Feng Shui and Funeral
How They Live in Harmony
FROM THE OKLAHOMA
INTERIOR DESIGN BY RON LICKLIDER
A newly constructed funeral
home in the Chicago area is a classic case in point that the principles of Feng
Shui can be applied to a funeral home. Ron Licklider of J. Kimball Interiors in
Oklahoma City developed the interiors in conjunction with the owner and his Feng
Feng Shui is an
ancient oriental aesthetic that has recently gained extensive use and
attention in the design community. The words Feng Shui meaning wind and
water is in its simplest form the practice of placing or arranging
objects within a space so that they are pleasing to you and naturally
supports one within the context of that space.
One of the main principles of Feng Shui is the use and application of colors;
for example YELLOW: mental awareness; ORANGE: radiating wealth; WHITE Crispness;
GOLD: affluence, assets radiating wealth; PURPLE: Royalty; RED:
attention-getting; and BLUE:
astuteness. Hence, the Feng Shui principle that red and blue should not be used
together as they cancel each other out. According to the practice, the ideal
colors for a funeral home are white, red or light blue.
The physical elements of water, fire, earth, metal and wood have definite
symbols and meaning. Water represents change or flow and is particularly
sensitive to communication, emotion and career. Fire has strong associations
with status, success and ego, while earth has reference to relationships. Metal
means life and wood means growth. Plants, water features, placement and use of
colors associated with the elements are all used in a harmonious application
when applying this vernacular.
Feng Shui places great importance on the use of shapes when determining-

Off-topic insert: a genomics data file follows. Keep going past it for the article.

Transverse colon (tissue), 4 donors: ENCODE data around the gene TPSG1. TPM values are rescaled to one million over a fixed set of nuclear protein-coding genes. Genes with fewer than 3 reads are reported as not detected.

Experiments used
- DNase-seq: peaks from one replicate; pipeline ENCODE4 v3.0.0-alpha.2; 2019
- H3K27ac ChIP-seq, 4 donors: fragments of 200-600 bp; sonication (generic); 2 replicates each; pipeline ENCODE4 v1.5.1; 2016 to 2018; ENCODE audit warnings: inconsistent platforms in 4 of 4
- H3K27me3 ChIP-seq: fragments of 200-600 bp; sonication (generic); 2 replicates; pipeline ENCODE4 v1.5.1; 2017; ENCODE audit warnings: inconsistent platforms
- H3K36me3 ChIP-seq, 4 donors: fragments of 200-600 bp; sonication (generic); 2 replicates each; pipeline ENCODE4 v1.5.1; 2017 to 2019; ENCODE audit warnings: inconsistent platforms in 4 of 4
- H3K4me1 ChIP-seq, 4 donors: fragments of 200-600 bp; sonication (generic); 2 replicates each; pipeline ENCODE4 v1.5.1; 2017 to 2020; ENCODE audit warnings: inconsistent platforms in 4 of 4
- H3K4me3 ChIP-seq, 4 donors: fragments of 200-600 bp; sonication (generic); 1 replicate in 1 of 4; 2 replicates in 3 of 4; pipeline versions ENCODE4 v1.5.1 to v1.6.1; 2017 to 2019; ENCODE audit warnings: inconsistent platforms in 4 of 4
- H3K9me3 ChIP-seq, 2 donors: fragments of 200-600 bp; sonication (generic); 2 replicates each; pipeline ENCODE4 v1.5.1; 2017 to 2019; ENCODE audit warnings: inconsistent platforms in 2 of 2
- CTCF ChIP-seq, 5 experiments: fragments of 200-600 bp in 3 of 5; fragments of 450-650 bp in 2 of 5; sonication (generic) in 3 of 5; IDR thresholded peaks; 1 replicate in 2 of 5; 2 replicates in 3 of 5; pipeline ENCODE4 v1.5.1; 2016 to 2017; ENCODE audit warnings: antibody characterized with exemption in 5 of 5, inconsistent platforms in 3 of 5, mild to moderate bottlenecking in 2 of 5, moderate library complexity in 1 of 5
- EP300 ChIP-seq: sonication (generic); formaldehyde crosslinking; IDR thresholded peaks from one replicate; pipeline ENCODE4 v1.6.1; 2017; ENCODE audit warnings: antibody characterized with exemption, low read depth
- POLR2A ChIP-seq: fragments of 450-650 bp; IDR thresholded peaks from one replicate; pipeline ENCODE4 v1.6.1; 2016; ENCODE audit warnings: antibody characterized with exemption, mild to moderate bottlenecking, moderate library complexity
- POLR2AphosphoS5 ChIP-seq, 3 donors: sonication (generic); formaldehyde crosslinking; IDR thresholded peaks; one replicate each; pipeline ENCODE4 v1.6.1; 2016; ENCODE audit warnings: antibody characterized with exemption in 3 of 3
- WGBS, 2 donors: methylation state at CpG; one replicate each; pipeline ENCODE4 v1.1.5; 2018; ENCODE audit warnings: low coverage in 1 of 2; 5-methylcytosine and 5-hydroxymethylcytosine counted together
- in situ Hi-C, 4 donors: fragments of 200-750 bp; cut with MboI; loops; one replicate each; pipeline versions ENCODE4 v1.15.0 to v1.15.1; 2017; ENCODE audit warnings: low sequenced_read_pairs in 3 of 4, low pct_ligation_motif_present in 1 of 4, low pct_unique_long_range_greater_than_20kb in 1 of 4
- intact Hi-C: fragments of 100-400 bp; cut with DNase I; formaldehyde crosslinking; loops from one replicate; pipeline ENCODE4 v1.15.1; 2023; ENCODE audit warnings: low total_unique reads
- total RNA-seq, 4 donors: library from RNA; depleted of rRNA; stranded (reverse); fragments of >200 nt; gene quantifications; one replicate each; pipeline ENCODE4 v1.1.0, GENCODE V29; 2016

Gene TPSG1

arrangement of rooms by use, the direction and flow of traffic, the selection of
art and furnishings as well as the placement of such by predetermined charts and
For his design approach Mr. Licklider incorporated the doís and doníts of Feng
Shui. Here are some examples: Do avoid unhealthy plants and instead select live
or artificial ones ... a favorite is the bamboo plant which has many favorable
properties. Donít use photographs of deceased persons. Do throw out those things
that show intense wear. Do incorporate collections whenever possible. Do rotate
accessories by bringing them back to life occasionally. Donít store objects
under other things. Donít ignore cracks in the ceilings, walls or windows and
donít have a floor that squeaks. Avoid threes ... twos are much better and never
place a mirror opposite a door or window. Of great importance is the ability to
see outside your windows. The thinking is that what you see is what you will
Mr. Licklider applied many popular Feng Shui motifs in the surroundings.
Handsome art objects at the end of long halls, ticking clocks, candles which
promote positive energy; as well as pictures and fabrics featuring floral
designs (the most positive of all Feng Shui symbols) all completed the design.
Although the Feng Shui philosophy may not be applicable to all funeral homes, it
seems that many of its principles and practices can lend themselves beautifully
to those in need of an inviting and comforting atmosphere.
Ron Licklider may be reached at J. Kimball Interiors, 6421 Avondale, Suite 209,
Oklahoma City, OK., (405)843-8590.